Much has changed during my 18 years here. Though Madison College has faced many of the same challenges as other public institutions of higher education, including incredible economic, social and political change and upheaval, one thing remains the same: People matter at Madison College. All people. I’ve seen big and small miracles every day from committed faculty and staff who protect and affirm the dignity and rights of all, and who work as tireless advocates in pursuit of equity and inclusion. It’s a shared commitment that is taken seriously at every level of the college, at each of the nine campuses in our 12-county district. We’re a team. And that, quite simply, is why I stay.

The Value of Teachers  

One of the questions I always dreaded in job interviews is, “Where do you see yourself in 10 years?” I always thought, “Who really knows?” and would respond with a rather generic-yet-positive answer. The reality is that I have positioned myself for advancement at every stage of my professional and academic life. While by nature I am very goal-oriented, a deliberate planner and a driven, forward-thinking person, my belief has always been to focus on doing the very best in the present moment, no matter the job.

The credibility earned by doing the right things right, having a good work ethic and maintaining authenticity leads to the next point of decision and advancement, just as Richard Bach emphasized in his book. Had somebody told me 20 years ago while I was working in the business arena, having completed a Master’s in Business Administration, that I would end up in higher education, first as faculty and eventually as a senior leader with a Ph.D., I would probably have asked him what color the sky is in his world. My journey wasn’t part of a specific plan or goal. But, as I focused on excellence at the current step, the doors kept opening and I confidently walked through each one, accepting the next challenge at every level.

Having the courage to walk through those doors into new and often unnerving challenges is when I learned the most about myself. When the job, degree, team, country or task was new and daunting, it was then that I was most open to advice from others, the most humble, and the most intentional about what I needed to learn to make it to the next day. I think it was that “edge” mixed with a bit of fear and self-doubt that motivated me to work harder, do more and, as a result of applying the wisdom gained in difficult times, gain confidence and the courage to move forward. It has been said that you can’t be brave unless you’re afraid. I believe it!

From Mrs. Bates in third grade who told me, “Yes, girls can become construction crane operators” in response to my stated career choice, to Mrs. Stanoch in high school who through her true love of France inspired me to live abroad, play international soccer and pick up a French major to complement my marketing undergraduate degree, to my many mentors at Madison College, I have been abundantly blessed with influencers, each who in their own way has shaped the person I’ve become: Coaches who taught me how to lead, to understand the value of collaboration and teamwork, and how to win and how to lose; incredible parents who instilled a strong Norwegian work ethic, humility and who modeled respect for others at every turn; Grandma, who became a mayor in her 70s and taught me perspective, gratitude and how to smile at the world around you since “it is better than the alternative;” and Marcia, who reminds me daily how easy it is to be kind and generous, and who has been a constant source of encouragement, support and good humor, and without whom my path and choices would have been dramatically altered.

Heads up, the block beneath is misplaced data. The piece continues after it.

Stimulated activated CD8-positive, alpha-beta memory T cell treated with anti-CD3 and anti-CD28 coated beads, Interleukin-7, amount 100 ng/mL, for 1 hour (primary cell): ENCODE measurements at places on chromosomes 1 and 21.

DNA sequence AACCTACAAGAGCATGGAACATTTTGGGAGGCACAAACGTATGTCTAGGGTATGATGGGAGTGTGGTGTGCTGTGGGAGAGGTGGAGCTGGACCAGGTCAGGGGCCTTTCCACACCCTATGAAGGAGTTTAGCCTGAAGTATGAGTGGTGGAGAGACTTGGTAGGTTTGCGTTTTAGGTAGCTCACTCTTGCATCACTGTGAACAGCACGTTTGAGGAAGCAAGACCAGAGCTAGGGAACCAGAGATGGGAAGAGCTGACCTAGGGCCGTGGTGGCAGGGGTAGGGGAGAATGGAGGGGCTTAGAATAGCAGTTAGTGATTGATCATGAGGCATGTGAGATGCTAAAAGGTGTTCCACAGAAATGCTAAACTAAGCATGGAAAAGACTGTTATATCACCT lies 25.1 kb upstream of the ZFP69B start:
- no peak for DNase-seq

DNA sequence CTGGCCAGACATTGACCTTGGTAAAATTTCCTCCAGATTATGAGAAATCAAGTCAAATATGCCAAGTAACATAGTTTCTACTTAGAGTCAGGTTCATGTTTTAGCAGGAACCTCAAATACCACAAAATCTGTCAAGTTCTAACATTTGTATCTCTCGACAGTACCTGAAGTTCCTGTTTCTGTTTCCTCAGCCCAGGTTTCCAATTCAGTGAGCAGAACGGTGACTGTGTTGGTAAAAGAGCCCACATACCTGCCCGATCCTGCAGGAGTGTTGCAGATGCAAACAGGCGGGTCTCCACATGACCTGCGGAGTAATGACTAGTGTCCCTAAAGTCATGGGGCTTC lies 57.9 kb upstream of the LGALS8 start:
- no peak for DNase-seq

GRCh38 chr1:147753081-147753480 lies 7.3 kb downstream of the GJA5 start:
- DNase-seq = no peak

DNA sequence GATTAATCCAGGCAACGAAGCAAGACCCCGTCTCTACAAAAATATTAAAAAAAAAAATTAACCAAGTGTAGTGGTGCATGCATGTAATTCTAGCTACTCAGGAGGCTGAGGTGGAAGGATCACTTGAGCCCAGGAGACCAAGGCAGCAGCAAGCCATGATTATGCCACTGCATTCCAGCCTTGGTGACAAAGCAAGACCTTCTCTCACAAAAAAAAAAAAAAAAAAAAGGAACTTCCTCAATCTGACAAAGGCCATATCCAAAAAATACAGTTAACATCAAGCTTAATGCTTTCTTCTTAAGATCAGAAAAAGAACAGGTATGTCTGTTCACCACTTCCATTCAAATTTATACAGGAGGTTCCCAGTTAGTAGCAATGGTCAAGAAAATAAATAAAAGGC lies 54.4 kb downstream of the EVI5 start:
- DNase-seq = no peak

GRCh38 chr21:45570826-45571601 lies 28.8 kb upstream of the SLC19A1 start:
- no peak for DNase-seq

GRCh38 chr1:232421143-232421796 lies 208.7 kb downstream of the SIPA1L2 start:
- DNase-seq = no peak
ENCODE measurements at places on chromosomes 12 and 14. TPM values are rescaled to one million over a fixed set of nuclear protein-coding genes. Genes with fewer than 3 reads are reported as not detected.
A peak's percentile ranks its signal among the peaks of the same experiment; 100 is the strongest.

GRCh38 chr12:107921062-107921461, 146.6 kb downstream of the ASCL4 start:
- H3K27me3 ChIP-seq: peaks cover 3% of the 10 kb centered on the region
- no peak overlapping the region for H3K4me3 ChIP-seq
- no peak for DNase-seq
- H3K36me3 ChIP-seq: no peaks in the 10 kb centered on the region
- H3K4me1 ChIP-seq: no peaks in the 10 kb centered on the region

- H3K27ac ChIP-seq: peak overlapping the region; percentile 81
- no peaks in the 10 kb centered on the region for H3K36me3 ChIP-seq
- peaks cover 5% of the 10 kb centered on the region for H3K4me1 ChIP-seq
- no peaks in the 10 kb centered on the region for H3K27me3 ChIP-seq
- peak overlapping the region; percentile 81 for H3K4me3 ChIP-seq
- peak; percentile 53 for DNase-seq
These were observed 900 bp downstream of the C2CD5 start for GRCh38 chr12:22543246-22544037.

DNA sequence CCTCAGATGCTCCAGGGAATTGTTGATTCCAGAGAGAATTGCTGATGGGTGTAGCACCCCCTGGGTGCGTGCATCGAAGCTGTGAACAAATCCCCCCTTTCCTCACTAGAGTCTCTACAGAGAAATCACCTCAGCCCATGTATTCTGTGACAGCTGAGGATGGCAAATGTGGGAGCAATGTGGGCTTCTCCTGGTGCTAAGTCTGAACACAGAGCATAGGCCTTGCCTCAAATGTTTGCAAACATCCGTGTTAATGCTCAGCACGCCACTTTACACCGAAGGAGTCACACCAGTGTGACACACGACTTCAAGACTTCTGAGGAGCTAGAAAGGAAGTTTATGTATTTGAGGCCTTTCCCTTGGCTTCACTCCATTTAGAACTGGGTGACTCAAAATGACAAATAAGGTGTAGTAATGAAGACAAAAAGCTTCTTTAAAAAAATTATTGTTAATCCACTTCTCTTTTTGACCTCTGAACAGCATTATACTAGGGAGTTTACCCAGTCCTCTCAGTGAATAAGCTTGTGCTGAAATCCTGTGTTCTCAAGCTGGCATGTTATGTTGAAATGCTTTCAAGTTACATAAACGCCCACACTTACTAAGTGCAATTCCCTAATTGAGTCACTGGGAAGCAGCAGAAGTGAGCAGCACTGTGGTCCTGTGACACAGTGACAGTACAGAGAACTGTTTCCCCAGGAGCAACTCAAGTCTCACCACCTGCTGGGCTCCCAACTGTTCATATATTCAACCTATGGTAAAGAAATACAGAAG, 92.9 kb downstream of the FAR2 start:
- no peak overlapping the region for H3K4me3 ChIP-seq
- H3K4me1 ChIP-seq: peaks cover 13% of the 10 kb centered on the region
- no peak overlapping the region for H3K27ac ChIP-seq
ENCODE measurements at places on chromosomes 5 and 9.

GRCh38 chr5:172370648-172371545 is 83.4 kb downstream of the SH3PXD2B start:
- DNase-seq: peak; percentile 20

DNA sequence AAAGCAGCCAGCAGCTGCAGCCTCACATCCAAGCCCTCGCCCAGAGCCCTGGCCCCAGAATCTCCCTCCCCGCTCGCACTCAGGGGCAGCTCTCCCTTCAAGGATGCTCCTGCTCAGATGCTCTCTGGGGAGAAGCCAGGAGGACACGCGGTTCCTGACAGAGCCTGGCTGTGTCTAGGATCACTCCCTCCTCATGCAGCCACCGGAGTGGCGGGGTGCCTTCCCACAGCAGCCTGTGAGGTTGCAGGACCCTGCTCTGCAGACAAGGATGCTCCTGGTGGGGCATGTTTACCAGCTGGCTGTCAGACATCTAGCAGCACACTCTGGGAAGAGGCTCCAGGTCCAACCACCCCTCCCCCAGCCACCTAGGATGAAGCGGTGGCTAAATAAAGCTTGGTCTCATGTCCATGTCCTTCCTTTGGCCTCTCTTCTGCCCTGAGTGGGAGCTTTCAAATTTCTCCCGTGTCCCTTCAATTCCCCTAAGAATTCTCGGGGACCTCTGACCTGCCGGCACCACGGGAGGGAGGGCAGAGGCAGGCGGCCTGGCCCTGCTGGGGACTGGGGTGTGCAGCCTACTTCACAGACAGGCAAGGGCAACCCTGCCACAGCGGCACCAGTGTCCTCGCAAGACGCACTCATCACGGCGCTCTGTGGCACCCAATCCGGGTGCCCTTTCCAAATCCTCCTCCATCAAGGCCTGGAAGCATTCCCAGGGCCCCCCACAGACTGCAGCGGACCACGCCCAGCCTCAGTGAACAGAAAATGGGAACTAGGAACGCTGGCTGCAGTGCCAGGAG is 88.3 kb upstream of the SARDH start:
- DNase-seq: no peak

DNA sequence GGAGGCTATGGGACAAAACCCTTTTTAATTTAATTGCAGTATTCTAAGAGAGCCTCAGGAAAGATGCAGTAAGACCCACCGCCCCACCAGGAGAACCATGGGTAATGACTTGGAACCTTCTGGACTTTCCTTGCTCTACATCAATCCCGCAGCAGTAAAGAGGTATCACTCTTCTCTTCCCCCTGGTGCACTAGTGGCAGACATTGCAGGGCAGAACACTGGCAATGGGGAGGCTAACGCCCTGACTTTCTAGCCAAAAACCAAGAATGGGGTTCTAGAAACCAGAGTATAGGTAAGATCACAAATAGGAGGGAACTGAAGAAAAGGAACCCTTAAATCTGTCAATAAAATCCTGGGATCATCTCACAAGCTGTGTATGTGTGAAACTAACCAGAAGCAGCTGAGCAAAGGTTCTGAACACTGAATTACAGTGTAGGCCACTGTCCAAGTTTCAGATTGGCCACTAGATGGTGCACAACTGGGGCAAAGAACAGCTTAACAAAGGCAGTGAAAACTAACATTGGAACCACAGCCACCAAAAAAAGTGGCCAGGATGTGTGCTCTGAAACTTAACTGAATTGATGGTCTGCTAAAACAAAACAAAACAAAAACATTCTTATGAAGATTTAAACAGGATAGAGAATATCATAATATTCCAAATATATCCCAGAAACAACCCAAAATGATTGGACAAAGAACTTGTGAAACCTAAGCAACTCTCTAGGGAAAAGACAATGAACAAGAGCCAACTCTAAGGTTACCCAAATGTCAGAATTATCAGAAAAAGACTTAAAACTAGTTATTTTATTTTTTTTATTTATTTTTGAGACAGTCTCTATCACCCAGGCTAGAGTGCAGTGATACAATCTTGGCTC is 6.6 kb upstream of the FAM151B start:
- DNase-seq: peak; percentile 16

Authentic Leadership  

Once a teacher, always a teacher I think, but I try each day to link what I have learned on my path to be a leader of faculty and staff, a maintainer of tradition, a role model for future leaders, and a champion of change and innovation in higher education. Just as identity and integrity of the teacher leads to good teaching, it is integrity and authenticity as a leader that drive the value I bring to all aspects of my life, at Madison College and elsewhere. My approach to leadership has emerged from my experience throughout the course of my life, and my leadership style and beliefs have emerged in alignment with my core values of inclusion, respect, good humor and genuineness. Over the years, I have learned to simplify things, ask better questions, drop pretenses, and be true to myself and kind to others at work, at home and with friends. I believe in leading by knowing people, knowing their names and learning what matters to them, for only then can we make authentic connections that position us to inspire, to lead, to transform.

A broad and deep base of business, educational and life experience combined with a rich network of colleagues, friends and family has led me to this point today. Given the opportunity, would I do anything differently? Perhaps I would be gentler with myself, let go of overdoing it and spend more time just sitting on the deck. But substantive changes? No. I am proud of the person I have become and deeply cherish the path, people and choices that have led me here today. The pillars that ground me include a life of love and friendship with Marcia, the valuable role that Madison College plays for so many in our community, fun and amazing family and friends, and the opportunity to make a life in the coolest city anywhere.